Most of us in the states grew up believing free speech was a good thing.

Given a moment of thought, one can see why. It's hard to know precisely what the truth is. The point, supposedly, is to keep people from being jailed for saying things that offend the powers that be, yet are true, or close enough to the truth that the public should be able to hear it. Nevertheless, while we may not theoretically gag someone in advance, we certainly will, or would, in the past, punish someone for libel and slander, breach of contract, and so forth.

"Sorry, I was kidding, free speech" doesn't get you out of a contract.

Most importantly, there will always be heresy. From Matt's Musings:

There are always blasphemy laws in any culture, even a libertine culture, where it is blasphemy to say, “That is immoral”, or “Maybe you should have self-control,” or, “Do you really need another cookie?”.

This is why the woke religion of tolerance is anything but tolerant. Actual tolerance of unapproved heresies are an ideological and memetic threat. Any system of morality has things that it simply will not allow. Taleb points this out in essay and book section on the intolerant minority.

It's also why Libertarianism fails via the very tragedy of the commons they abhor - they are nearly defenseless against those who violate the NAP, or sociopaths in general. Especially those who can organize. It also fails to recognize that corporations/etc. are also power centers, that, at scale, become de-facto governments just as thoroughly capable of abusing liberty and people.

The entirety of Matts essay is worth looking at, but I find it most interesting to note how free speech was used to break past boundaries. I've pointed out before how the left, much like borderlines and other cluster B's, does not believe in boundaries, political, national, personal, or otherwise. Hell, the entire system of progressivisnm/communism/socialism/fascism is inherently totalitarian - the operational scope including all aspects of life - by design and repeatedly bluntly stated as such via slogans such as "the personal is political."

I don't yet have an answer to what speech should be restricted, insofar as how to draft laws to identify and limit what should not be said above and beyond the already sensible standards of deliberate lies/libel/etc.. I also think strong limits should be placed on what can be restricted by the state or other centralized power nodes,  because while the state does need some powers, the more scope of authority you grant to any concentration of power, the more, and faster, it will gather power to itself and quash opposition.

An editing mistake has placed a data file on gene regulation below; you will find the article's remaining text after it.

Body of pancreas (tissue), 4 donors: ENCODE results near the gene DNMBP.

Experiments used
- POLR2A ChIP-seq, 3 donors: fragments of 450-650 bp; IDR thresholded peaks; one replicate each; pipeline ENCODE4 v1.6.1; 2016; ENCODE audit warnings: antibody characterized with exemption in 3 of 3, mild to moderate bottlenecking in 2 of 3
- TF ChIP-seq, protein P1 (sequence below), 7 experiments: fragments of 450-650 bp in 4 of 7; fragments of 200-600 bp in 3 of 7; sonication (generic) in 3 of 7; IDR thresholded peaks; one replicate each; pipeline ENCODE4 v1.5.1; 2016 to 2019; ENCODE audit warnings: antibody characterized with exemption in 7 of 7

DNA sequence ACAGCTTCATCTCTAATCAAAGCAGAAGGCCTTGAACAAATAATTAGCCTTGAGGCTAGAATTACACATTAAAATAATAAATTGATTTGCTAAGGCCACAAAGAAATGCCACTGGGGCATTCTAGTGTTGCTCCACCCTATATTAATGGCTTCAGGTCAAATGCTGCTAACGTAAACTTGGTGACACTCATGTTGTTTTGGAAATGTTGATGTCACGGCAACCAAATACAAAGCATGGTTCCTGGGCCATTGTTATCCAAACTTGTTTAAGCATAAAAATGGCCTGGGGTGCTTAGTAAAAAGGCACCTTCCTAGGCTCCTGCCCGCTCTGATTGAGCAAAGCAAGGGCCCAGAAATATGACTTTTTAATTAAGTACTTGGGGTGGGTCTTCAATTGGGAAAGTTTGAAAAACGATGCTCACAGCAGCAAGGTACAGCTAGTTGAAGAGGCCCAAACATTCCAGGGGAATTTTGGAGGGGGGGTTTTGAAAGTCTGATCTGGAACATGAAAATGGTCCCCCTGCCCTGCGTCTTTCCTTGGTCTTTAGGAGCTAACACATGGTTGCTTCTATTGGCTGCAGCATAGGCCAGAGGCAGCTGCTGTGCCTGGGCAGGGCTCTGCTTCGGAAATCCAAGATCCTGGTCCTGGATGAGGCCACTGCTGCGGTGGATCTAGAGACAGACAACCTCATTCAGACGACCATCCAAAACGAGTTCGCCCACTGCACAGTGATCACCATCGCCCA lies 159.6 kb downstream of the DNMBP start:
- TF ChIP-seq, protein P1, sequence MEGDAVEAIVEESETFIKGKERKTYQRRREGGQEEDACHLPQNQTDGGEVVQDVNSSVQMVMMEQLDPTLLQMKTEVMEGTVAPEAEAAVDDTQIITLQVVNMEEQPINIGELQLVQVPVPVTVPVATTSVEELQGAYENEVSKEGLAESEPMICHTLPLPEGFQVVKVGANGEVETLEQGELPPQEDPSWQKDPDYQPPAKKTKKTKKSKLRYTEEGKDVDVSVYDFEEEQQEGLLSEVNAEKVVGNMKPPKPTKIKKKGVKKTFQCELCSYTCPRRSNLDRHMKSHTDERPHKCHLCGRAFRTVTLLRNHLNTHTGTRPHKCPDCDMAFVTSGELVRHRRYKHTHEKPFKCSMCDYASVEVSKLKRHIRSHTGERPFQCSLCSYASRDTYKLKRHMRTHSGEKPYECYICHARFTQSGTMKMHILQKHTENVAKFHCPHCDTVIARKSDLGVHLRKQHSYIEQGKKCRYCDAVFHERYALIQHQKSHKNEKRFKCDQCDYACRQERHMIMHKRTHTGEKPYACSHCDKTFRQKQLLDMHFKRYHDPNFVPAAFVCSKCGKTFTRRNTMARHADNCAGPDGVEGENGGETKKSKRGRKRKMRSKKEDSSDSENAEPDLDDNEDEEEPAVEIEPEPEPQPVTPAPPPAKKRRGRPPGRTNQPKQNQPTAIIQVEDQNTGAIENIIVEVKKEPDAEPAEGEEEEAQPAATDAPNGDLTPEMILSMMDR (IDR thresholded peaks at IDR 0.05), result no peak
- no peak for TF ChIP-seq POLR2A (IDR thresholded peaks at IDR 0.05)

But free speech as a general principle, without asking what we are free to do with it, and a focus on insuring that what is protected is the freedom to speak the truth, is dead to me.

Incidentally, in regards to this comic, while trying to find the image, I ran into the following - a post at an entire blog denigrating Stonetoss:

Why It’s Fucking Stupid: StoneToss is like the personification of bigotry’s duality. On one hand, he wants to make an argument, in bad faith, that can at least vaguely pass as somehow fair or having its own point. In this case, that it should be okay to burn gay pride flags if it’s okay to burn the American flag. This sparks discussion that serves as a catalyst to lead people into potentially agreeing that burning the gay pride flag is something that should not be protected as hate speech. This tactic can, and often does, bear success. However, in order for it to work, the arguer (StoneToss, in this case) has to construct their bad faith in a way that can, on some level, reasonably be seen as a good point (make a comic that isn’t total garbage, in this case). StoneToss wants to achieve this, but he also really wants to hate gay people.

The commentary above is in and of itself, dishonest - nevermind borderline incoherent. Aside from a chuckle at the fact that Stonetoss has acquired "hate fans": what part of the argument is in bad faith? The comic points out that in this day and age, burning the American flag, deliberately vandalizing and repudiating a symbol of a country that many citizens, at least until recently, felt allegiance to and pride in, and thus its values, is "free speech," and doing the same for a gay pride flag is not protected, and classified as "hate speech."

That hating this country and all that goes with it is perfectly tolerable, but repudiating a liberal shibboleth is a crime.

That under the current establishment, some animals are more equal than others, even as they preach equality.